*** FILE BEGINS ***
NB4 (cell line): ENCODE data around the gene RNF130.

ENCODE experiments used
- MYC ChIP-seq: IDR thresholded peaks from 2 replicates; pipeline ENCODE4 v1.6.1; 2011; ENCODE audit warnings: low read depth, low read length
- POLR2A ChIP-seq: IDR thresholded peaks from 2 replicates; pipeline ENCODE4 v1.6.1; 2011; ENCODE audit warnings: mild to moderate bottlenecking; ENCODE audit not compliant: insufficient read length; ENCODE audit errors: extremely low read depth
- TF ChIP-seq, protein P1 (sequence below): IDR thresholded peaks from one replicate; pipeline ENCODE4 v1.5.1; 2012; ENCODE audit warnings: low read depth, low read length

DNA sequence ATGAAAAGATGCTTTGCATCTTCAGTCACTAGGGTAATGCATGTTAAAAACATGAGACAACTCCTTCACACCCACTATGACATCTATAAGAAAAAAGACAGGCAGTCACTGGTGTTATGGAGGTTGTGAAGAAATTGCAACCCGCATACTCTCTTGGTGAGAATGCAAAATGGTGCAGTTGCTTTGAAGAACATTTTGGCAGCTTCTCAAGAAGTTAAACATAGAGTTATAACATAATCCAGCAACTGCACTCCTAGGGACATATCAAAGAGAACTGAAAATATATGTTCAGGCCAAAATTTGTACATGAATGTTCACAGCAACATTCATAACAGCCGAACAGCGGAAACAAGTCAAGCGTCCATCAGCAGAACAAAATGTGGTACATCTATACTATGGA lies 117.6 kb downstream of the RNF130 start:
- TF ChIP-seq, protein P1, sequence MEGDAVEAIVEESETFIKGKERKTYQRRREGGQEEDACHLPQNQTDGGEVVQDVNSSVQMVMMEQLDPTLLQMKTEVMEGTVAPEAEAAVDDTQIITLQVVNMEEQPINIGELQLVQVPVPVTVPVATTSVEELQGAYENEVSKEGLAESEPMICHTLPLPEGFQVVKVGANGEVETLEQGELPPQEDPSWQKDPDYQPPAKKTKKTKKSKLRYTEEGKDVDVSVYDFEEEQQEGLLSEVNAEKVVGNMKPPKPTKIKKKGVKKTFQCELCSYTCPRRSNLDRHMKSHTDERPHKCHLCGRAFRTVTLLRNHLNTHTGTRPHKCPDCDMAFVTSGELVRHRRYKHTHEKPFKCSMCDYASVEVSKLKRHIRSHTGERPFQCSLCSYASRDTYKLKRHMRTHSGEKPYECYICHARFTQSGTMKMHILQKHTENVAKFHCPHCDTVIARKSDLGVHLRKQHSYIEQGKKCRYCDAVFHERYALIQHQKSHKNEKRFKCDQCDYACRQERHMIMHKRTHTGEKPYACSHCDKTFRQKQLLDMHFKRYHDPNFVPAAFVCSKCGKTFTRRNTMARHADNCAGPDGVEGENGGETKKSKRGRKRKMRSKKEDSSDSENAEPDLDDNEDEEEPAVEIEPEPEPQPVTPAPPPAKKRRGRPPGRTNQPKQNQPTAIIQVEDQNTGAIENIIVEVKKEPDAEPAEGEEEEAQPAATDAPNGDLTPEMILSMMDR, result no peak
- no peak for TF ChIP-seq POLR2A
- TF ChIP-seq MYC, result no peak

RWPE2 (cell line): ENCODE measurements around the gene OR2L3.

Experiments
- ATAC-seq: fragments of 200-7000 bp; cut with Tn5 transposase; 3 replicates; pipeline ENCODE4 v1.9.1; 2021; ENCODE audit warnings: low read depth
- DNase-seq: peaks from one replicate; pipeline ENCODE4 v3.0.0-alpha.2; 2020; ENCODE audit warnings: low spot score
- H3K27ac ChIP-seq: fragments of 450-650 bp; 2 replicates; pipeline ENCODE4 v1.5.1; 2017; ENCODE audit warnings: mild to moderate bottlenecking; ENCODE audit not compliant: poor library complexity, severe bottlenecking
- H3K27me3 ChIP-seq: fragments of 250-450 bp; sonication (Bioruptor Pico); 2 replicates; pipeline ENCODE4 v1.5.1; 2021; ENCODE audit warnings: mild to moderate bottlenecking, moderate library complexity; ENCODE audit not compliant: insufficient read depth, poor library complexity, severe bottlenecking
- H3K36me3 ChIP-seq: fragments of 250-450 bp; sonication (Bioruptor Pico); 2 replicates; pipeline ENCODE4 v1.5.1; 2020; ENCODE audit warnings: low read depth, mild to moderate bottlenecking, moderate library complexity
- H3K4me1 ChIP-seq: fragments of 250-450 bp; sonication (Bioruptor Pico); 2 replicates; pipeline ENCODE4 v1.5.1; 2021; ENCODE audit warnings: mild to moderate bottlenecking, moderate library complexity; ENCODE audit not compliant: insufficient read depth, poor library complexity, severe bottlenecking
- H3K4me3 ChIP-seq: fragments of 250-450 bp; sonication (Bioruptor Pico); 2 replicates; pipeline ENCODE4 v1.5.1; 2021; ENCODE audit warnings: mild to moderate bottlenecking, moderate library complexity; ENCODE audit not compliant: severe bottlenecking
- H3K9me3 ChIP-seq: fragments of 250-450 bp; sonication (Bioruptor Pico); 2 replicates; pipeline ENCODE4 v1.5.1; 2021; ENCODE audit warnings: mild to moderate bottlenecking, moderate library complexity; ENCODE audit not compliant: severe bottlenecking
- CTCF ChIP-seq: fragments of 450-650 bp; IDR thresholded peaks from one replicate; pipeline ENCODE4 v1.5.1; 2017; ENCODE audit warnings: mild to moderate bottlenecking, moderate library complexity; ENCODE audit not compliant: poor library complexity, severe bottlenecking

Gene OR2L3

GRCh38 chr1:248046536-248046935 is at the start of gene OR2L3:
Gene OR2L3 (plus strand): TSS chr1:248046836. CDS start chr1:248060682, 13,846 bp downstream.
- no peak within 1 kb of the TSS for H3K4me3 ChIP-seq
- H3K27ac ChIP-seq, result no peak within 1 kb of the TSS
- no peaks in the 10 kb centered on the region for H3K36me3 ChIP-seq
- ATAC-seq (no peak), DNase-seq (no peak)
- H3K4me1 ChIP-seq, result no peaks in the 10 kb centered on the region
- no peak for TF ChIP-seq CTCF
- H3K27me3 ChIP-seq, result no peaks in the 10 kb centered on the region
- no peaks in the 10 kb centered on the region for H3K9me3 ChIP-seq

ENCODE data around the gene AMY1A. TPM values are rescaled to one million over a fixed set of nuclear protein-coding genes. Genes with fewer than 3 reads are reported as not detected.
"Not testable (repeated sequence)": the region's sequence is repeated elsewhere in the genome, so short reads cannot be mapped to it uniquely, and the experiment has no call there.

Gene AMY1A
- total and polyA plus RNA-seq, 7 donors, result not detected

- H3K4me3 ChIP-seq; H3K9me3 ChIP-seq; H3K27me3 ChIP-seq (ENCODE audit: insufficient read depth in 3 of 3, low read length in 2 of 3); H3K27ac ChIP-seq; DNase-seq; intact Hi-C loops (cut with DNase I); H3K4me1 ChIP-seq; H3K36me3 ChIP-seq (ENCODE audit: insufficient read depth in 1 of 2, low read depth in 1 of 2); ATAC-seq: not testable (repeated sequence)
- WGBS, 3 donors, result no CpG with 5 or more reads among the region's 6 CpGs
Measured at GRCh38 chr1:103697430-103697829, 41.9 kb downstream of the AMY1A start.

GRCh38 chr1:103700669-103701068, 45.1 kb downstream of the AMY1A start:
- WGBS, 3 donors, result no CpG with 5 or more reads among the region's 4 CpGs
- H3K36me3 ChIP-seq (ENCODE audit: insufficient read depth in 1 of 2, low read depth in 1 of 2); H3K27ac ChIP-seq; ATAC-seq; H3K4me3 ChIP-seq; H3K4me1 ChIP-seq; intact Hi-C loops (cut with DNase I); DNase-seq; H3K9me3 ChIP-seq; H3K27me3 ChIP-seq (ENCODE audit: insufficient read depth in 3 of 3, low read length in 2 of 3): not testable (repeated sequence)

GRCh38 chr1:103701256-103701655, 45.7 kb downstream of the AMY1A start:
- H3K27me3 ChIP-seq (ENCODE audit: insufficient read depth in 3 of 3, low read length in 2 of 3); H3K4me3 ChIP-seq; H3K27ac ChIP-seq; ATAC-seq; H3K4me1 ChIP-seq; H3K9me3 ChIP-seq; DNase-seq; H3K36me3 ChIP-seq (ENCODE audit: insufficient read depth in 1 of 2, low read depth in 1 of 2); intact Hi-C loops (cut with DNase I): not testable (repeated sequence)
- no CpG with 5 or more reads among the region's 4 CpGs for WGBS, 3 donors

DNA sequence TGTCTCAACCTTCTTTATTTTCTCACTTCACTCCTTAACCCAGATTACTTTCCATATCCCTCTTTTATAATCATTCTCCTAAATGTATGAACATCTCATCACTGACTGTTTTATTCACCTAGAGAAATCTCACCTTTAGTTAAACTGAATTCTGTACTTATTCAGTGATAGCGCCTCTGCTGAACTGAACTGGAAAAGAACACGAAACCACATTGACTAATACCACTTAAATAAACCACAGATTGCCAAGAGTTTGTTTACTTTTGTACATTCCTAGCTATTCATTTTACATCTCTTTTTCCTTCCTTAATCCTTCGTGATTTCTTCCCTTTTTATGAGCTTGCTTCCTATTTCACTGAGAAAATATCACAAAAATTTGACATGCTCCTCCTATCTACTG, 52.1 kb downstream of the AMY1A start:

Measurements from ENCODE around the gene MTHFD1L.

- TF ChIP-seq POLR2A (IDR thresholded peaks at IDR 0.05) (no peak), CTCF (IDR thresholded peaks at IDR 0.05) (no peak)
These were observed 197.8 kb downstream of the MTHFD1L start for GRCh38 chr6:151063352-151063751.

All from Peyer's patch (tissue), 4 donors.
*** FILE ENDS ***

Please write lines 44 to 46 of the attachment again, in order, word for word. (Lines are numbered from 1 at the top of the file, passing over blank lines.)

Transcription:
- no CpG with 5 or more reads among the region's 4 CpGs for WGBS, 3 donors

DNA sequence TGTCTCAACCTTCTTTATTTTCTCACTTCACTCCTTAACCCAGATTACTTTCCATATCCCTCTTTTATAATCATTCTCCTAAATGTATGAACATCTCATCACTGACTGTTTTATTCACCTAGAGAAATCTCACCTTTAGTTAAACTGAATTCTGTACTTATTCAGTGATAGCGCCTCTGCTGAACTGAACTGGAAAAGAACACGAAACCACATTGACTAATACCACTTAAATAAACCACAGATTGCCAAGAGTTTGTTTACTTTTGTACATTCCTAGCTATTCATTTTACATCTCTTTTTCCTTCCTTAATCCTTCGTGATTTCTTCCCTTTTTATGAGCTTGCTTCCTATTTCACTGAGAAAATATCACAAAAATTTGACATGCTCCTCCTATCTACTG, 52.1 kb downstream of the AMY1A start:

Measurements from ENCODE around the gene MTHFD1L.